RAM is not only used by the operating system to store all system and application data that is currently being used—think of the operating system kernel, extensions and applications—but also as a cache for application data. Once you terminate an application, the memory content will be conserved until other memory requests require the main memory content to be overwritten. But as long as the content is physically still there, a terminated Adobe Photoshop, for example, will restart much faster than when you launched it for the first time.
Windows Vista also has a feature called SuperFetch, which automatically preloads applications into available main memory once there is sufficient free main memory. Should memory capacity be required by your applications, Vista will flush the SuperFetched data, but in every other case it will provide much quicker application launch times.
Powerful applications require increasing amounts of main memory to work at full performance. Photoshop editing a 24x36” photo at 600 dpi will eat approximately 2 GB of RAM. 3D games typically load high-resolution textures into the main memory as well.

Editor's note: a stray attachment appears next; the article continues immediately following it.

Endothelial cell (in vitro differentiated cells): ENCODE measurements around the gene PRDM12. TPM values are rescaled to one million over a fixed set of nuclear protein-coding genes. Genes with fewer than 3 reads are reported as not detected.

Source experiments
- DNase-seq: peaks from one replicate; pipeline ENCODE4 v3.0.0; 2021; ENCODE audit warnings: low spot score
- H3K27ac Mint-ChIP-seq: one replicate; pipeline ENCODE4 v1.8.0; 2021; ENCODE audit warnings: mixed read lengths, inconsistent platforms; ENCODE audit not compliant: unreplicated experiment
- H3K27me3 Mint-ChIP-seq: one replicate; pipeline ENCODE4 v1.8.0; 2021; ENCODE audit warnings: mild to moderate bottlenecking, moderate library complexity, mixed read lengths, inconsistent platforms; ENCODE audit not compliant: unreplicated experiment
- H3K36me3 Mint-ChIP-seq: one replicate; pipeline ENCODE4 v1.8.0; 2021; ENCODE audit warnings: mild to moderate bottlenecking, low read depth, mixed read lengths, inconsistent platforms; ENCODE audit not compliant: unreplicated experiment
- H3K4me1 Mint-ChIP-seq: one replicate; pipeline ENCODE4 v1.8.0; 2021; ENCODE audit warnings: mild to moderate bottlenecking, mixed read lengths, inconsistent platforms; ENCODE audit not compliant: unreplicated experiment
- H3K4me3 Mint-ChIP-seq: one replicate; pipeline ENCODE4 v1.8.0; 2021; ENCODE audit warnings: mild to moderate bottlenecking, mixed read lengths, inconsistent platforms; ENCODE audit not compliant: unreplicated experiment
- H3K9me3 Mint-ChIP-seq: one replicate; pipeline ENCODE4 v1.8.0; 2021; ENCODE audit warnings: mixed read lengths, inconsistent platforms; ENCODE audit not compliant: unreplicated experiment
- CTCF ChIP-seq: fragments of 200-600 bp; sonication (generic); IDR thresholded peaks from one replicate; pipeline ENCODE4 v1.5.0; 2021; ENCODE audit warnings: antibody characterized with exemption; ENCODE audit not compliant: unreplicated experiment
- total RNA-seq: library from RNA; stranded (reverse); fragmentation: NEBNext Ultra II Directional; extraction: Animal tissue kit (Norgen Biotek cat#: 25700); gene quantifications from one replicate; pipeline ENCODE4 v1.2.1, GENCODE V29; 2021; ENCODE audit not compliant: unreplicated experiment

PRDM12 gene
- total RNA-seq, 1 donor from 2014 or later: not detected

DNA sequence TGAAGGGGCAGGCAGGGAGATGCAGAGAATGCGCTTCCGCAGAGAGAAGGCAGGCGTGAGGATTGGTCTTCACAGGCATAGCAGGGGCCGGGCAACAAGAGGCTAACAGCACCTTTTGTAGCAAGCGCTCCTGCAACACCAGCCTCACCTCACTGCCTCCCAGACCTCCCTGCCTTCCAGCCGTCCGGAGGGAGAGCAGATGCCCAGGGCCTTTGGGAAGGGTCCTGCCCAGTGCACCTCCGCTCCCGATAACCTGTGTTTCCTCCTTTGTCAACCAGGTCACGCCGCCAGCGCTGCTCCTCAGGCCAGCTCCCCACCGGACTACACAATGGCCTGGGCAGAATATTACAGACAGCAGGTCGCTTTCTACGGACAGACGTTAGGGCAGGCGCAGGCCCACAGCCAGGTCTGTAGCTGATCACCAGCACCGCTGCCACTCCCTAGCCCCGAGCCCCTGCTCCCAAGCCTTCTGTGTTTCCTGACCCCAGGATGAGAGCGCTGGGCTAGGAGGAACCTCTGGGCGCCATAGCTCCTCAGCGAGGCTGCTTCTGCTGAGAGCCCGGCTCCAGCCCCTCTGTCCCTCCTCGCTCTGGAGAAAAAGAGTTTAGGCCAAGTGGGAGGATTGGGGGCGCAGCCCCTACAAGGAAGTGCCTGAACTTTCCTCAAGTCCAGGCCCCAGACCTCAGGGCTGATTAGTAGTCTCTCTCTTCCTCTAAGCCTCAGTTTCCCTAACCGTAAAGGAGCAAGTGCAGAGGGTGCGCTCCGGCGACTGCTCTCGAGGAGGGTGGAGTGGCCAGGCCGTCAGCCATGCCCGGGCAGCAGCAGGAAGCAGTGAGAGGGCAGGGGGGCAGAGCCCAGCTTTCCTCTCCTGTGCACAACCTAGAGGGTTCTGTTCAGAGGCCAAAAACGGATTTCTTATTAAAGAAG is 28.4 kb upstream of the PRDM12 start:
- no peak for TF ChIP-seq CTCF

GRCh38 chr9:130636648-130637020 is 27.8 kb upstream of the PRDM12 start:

RAM Capacity vs. Power Consumption
While memory modules with more chips or higher memory densities certainly require more power when compared within one memory technology, doubling the memory capacity per DIMM does not even remotely double the RAM power requirements. This means that exchanging two 512 MB SO-DIMMs for two 1 GB DIMMs will have a minor impact on system power consumption, and hardly any effect on notebook battery runtime.
There are several reasons why sufficient RAM will not only introduce performance benefits, but also save some energy on notebooks:
- Windows doesn’t have to work extensively with a swap file on your hard drive, which would cause higher power consumption due to intensive hard drive activity. Windows can even stop a hard drive when idle.
- Having more RAM will allow Windows and applications to perform as quickly as possible, hence reducing processing times by avoiding involvement of the hard drive. DRAM is typically faster and more energy-efficient than a hard drive.
- Mechanisms such as caching or SuperFetch can do their job more effectively. Completing a task efficiently allows the notebook to go back into a more energy-efficient state as quickly as possible.